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Tydskrif vir Geesteswetenskappe

versión On-line ISSN 2224-7912
versión impresa ISSN 0041-4751

Resumen

BOSHOFF, Shanie  y  ENGELBRECHT, Lambert K.. Capacity-building of informal community-based organisations in the South African welfare sector: The contribution of established social service organisations. Tydskr. geesteswet. [online]. 2016, vol.56, n.2-2, pp.592-607. ISSN 2224-7912.  http://dx.doi.org/10.17159/2224-7912/2016/v56n2-2a5.

Large-scale poverty and increasing needs prevail in South Africa. The National Department of Social Development has the constitutional mandate to provide sector-specific national leadership in social development. Despite the Department of Social Development's intention to restructure the social service delivery system since 1997 and although established social service organisations, as well as informal community-based organisations (CBOs), are regarded as being valuable resources of service delivery to communities at risk, all these organisations are threatened by serious challenges. Established social service organisations that provide and maintain a significant portion of the social welfare services in South Africa, are at present - despite their efficient management - engulfed in a grim battle for survival. CBOs which form an integral part of communities at risk are still excluded from state financing because they do not comply with the basic requirements of management. The Policy on Financial Awards for Social Service Providers (2012a) of the Department of Social Development indicates that the State aims to redirect its financing from established social service organisations to CBOs and to demand that established organisations build the capacity of CBOs in addition to their own direct service delivery to those at risk. An investigation into the capacity-building of CBOs within the South African context is therefore at the same time both relevant and important. The purpose of this study is to develop an understanding of the contribution that established social service organisations in South Africa already make to the capacity-building of CBOs. The investigation not only provides information on the nature of this capacity-building, but also focuses attention on the successes and many challenges experienced by established social service organisations in their capacity-building of CBOs. Qualitative research was chosen as the approach to explore the contributions of established social service organisations to the capacity-building of CBOs in the social welfare sector and to establish the link with the social development approach as it is applied in South Africa. At the same time capacity-building of CBOs by established social service organisations is analysed and described. An instrumental case study was used as the research strategy by using NACOSS (National Coalition of Social Services) as a discussion forum of established social service providers in South Africa. A purposive non-probability sample selection was used to select participants, Nine NACOSS members indicated in a survey that they are already involved in the capacity-building of CBOs and agreed to participate in the study. Data was collected on three levels: (a) Semi-structured interviews were conducted with 9 chief executive officers of 9 established social service organisations, (b) 15 social workers who are already building CBOs' capacities, and (c) 9 representatives of the CBOs whose capacities were being built by the participating service organisations. Based on this study, the following main findings and recommendations are made: • Capacity-building of CBOs, as it is currently operationalised in developmental social work by established service organisations, is an inherent part of social development. Therefore, capacity-building of CBOs is rather more a social work intervention than exclusively one of organisational development and is currently being interpreted and applied in this way by established service organisations. The focus of capacity-building of CBOs as a social work intervention is therefore on informal systems or bodies within communities at risk. • Capacity-building in practice is far more elementary than what is assumed to be the case in theory and policy. • CBOs ' urgent need for continuous practice-oriented support from service organisations is evident, thus confirming the necessity for this kind of support to form an integral part of the capacity-building process. In this respect established social service organisations are excellently positioned to make a valuable contribution to the capacity-building of CBOs. • Due to the challenges of service delivery, the State should rather view the service organisations as resources in the restructuring of the South African social service delivery system than considering the redirection of financing from essential services by established service organisations to the informal sector. Urgent consideration should be given to providing state funding for the capacity-building of CBOs. Constructive discussion between the Department of Social Development and established social service organisations is crucial for the advancement of an effective social service delivery system.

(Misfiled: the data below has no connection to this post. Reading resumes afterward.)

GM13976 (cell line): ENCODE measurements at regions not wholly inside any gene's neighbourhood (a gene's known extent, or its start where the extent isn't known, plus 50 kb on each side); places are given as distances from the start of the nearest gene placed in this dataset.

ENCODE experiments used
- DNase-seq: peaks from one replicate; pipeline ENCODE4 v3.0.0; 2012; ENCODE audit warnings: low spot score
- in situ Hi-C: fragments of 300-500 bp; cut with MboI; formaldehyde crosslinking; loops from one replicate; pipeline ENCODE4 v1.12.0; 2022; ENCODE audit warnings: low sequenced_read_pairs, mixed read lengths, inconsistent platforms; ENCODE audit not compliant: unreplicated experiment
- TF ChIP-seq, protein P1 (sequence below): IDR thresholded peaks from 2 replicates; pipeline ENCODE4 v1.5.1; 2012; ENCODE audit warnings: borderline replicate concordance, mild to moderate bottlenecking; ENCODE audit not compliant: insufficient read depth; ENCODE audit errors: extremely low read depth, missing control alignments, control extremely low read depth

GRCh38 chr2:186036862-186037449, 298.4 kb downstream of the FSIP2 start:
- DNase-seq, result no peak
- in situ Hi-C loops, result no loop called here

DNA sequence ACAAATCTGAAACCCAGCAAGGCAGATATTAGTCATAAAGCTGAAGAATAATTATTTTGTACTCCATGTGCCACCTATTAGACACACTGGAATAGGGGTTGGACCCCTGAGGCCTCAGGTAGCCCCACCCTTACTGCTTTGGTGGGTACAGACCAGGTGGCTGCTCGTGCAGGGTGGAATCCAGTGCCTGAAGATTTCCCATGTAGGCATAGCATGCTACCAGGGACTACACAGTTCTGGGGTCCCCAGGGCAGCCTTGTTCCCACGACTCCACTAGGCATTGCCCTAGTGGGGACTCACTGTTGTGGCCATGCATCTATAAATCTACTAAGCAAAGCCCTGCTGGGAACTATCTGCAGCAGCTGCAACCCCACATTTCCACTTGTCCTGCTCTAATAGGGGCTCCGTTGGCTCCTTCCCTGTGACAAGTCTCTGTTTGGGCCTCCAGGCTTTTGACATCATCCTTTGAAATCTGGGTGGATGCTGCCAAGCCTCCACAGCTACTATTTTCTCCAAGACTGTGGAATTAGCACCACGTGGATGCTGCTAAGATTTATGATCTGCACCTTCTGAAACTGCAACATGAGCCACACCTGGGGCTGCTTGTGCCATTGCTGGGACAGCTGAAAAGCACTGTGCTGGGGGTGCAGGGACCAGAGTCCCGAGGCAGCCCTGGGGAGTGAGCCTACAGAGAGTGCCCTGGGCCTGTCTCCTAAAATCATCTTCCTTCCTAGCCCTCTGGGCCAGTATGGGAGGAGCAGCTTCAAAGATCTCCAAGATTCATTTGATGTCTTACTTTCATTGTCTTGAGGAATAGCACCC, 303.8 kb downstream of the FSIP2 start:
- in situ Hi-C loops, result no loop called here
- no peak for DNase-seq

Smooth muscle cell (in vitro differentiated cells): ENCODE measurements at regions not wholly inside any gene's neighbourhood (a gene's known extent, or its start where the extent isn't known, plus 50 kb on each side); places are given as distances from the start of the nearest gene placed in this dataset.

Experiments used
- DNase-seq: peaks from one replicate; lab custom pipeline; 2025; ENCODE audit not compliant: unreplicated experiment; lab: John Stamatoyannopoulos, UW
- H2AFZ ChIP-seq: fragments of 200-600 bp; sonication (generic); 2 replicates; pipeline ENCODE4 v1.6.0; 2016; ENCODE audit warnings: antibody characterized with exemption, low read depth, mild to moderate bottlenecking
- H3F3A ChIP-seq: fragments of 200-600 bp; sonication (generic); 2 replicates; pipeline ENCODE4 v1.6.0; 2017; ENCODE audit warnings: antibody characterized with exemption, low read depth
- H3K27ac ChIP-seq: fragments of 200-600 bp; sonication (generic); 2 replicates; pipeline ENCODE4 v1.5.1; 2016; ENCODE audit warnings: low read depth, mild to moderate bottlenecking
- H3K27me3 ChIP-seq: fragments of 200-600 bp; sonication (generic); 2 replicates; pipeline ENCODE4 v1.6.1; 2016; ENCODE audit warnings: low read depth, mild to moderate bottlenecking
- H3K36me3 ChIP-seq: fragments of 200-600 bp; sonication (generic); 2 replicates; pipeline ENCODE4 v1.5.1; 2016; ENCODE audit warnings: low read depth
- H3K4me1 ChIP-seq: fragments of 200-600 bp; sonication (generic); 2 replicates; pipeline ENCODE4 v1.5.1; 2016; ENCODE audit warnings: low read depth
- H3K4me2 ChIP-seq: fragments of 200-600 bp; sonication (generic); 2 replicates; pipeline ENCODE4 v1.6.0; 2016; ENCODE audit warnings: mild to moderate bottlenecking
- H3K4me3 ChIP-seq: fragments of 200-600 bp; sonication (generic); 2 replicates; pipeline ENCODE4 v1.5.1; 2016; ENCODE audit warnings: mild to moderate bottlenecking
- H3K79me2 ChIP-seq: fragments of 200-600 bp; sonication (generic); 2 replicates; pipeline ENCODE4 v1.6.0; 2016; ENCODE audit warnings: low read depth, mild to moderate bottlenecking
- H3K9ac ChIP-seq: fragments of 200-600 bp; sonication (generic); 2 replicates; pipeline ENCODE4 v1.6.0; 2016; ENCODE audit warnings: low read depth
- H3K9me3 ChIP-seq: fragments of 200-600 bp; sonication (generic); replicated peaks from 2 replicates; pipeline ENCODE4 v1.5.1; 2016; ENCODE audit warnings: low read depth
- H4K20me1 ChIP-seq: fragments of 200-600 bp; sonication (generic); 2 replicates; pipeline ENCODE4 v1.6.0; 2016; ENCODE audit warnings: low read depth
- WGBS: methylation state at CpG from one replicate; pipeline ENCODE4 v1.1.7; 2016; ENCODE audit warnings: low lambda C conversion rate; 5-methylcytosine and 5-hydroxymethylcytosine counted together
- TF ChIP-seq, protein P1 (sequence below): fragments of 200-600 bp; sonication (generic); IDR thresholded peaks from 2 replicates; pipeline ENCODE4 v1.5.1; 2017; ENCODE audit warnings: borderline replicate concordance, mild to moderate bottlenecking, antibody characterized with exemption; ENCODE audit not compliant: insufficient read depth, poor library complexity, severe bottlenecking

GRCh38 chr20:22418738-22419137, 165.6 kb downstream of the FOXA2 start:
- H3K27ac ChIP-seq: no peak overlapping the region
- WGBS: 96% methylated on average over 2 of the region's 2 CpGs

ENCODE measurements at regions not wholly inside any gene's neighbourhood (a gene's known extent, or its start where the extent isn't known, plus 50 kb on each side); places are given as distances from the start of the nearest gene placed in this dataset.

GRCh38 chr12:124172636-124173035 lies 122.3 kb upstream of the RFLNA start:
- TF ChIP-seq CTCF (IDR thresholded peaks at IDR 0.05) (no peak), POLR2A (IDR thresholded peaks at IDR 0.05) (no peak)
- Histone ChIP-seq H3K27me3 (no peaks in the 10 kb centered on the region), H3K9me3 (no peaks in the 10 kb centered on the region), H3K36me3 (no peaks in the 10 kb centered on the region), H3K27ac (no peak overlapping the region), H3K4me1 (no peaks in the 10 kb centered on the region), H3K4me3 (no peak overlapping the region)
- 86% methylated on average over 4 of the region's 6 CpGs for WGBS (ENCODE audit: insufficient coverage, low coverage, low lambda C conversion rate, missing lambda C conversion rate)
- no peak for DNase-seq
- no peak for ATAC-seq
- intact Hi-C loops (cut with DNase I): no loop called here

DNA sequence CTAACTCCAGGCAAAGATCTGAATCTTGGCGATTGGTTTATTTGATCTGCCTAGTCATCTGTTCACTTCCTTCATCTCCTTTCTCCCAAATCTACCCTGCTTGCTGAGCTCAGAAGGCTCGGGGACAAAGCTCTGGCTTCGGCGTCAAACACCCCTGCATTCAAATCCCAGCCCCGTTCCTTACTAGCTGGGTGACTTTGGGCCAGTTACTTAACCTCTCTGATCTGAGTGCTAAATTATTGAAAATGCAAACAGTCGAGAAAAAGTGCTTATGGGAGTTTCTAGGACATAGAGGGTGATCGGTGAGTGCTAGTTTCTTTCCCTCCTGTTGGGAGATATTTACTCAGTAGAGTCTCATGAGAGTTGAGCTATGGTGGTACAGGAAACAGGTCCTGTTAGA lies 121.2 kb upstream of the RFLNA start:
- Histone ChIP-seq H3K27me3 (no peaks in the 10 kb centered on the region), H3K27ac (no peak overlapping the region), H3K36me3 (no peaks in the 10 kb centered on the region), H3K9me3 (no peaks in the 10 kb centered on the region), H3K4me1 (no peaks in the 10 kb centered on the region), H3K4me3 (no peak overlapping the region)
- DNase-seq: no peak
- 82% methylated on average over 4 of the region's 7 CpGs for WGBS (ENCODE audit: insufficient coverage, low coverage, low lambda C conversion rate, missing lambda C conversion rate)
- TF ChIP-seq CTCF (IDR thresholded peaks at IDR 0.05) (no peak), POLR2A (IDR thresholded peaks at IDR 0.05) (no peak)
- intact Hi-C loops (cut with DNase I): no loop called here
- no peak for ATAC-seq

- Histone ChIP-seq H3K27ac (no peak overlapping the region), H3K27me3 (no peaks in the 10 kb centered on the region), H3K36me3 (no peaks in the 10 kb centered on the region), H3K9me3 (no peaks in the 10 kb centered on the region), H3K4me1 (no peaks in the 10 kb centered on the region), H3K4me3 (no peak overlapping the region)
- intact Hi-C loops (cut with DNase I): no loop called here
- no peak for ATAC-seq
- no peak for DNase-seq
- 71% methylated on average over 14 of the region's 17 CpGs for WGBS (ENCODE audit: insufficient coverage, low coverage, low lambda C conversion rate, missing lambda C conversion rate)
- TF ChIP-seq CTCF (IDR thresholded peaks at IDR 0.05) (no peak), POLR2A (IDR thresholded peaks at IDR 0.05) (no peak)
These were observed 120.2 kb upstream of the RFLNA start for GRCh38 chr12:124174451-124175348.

Palabras clave : Capacity building; established social service organisations; informal community-based organisations; social development; social work.

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